Wednesday, November 13, 2013

Paso por Aqui

In the year 1605, Juan de Onate, a Spanish conquistador and one-time governor of the New Mexico Territory, incised three words in the face of Morro Rock, near the Zuni Pueblo in New Mexico.  Paso por aqui.  Came this way.  An early example of graffiti or tagging, but by no means the first in this continent.

Imagine what those words meant to others passing along the trailway at the time.  Another had been here, taken the time to leave a mark, perhaps a reassurance that the traveler who came upon this was not lost.  Something tangible, perhaps even a city, awaited.

Paso por aqui has become among other things a mnemonic for the Hispanic presence in the area, an armature about which to wrap multifarious historical date of comings and goings. The University of New Mexico has an archival and publishing program built around that concept. Eugene Manlove Rhodes, a name well known to readers of Western fiction, was often referred to as "the cowboy chronicler."  After seeing the inscription, he wrote a memorable novel of the West, Paso por Aqui, in which a bank robber, being pursued by the famed lawman, Pat Garrett, comes upon a farming family, afflicted with diphtheria.  Thus two examples of the effect of someone passing through.

When you were a boy, following with excitement the denouement of World War II, another form of Paso por  aqui proliferated, possibly initiated by one or more adventurous American servicemen in the European Theater of Operations, the famed Kilroy was here.

How many boys would be boys at such a glorious possibility?  You and how many thousands of boys like you added to the ubiquity of Kilroy?  Was there ever a single Kilroy?  There must have been. Of equal possibility, the echt Kilroy was some innocent, an inspector of some sort, leaving proof he'd been where he ought rather than an inspired maker of myth and mischief.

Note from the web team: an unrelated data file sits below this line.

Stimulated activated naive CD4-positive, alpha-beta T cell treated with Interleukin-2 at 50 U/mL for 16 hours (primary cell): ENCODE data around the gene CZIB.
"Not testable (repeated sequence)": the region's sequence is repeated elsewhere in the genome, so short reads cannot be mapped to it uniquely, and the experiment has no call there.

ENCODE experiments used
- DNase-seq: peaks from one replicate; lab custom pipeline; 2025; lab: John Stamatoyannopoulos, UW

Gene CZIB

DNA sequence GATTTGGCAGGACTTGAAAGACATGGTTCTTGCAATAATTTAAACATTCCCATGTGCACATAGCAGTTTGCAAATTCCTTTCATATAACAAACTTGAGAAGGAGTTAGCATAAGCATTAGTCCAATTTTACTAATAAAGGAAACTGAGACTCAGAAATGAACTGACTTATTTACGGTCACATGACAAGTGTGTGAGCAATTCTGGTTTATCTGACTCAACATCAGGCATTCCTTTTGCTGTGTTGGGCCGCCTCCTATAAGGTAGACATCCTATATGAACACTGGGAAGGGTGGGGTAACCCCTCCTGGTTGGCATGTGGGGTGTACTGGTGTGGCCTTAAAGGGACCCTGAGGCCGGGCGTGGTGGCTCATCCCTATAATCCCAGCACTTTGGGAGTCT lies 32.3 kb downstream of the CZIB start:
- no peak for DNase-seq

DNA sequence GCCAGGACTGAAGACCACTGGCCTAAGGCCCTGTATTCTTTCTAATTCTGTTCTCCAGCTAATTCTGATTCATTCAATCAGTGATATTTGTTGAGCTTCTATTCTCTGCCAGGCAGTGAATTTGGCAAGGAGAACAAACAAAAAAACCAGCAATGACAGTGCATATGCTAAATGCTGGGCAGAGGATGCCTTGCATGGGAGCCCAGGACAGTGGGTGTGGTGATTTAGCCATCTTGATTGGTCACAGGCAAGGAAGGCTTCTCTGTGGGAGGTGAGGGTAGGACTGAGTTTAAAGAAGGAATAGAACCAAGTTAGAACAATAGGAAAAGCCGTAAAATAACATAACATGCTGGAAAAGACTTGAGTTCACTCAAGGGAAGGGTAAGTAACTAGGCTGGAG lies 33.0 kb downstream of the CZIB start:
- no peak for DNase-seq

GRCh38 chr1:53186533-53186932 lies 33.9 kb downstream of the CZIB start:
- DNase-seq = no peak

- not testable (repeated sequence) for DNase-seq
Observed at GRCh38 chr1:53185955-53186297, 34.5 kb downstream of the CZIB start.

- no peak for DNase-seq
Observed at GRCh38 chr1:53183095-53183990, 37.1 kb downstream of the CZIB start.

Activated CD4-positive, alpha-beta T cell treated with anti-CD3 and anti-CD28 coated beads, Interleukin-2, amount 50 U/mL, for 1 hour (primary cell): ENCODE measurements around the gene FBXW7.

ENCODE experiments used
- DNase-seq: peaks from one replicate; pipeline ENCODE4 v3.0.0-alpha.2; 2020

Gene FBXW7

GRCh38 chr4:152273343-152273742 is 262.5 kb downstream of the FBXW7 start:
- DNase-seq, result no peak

Writers, for their part, take delight in myth and mischief, creating characters and their deeds, hopeful of leaving some identifying mark on the rocky facets of their culture.  Arthur Conan Doyle, for instance, created a cultural icon in Sherlock Holmes, trying at least once to kill Holmes off by way of putting an end to Holmes's popularity so that Doyle could get back to his more "serious" work.  We know how that turned out.

When you heard of writers racing the clock against the final bell, you used to think they were driven to finish in order to fulfill some inherent desire to leave one last thing for humanity, some parting gift for the system that spawned, nurtured, and shaped them.  This seemed a lovely thought, a splendid empathy.  If you could manage such a thing on your own way out, you reasoned, you might actually have effected a balance where your departure would be a happy one. A lovely thought.

The rough edges of your teen and twenties and thirties cynicism have long since been sanded and burnished away, leaving the marshmallow center of some sort, some individualistic, mischief-sponsored optimism in place, where the tyrants and the intransigent are brought down by the revolution of laughter and ridicule, rendered with excellence in narrative form.

The realization is strong with you:  After a time spent trying to hone a craft, the eagerness to finish this one last thing is not motivated by altruism, nor is it driven by misogyny.  The answer is rather plain:  the simple, driving joy and enthusiasm of having forged a sense of craft that has begun to pay off.

Onate passed by here.  Kilroy was here.  Banksy tagged here.  You've drawn hearts and initials in the sand, carved a few on trees, a few picnic benches here and there.  Your true legacy is the enthusiasm of words rushed down on some page or screen in some fit of passion or other, each time in the hope you've managed this time to get it right.

Some times it is sitting nearby.  In your enthusiasm and eagerness, you walk past it, only to have to retrace your steps, then approach it, sitting, amused, waiting for you to claim a moment of its intense presence and meaning.

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